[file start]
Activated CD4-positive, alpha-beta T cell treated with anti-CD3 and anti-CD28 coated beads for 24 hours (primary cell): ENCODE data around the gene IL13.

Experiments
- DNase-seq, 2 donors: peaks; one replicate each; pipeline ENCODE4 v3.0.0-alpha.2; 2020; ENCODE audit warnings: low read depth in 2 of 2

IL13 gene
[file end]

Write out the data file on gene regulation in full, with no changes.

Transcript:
Activated CD4-positive, alpha-beta T cell treated with anti-CD3 and anti-CD28 coated beads for 24 hours (primary cell): ENCODE data around the gene IL13.

Experiments
- DNase-seq, 2 donors: peaks; one replicate each; pipeline ENCODE4 v3.0.0-alpha.2; 2020; ENCODE audit warnings: low read depth in 2 of 2

IL13 gene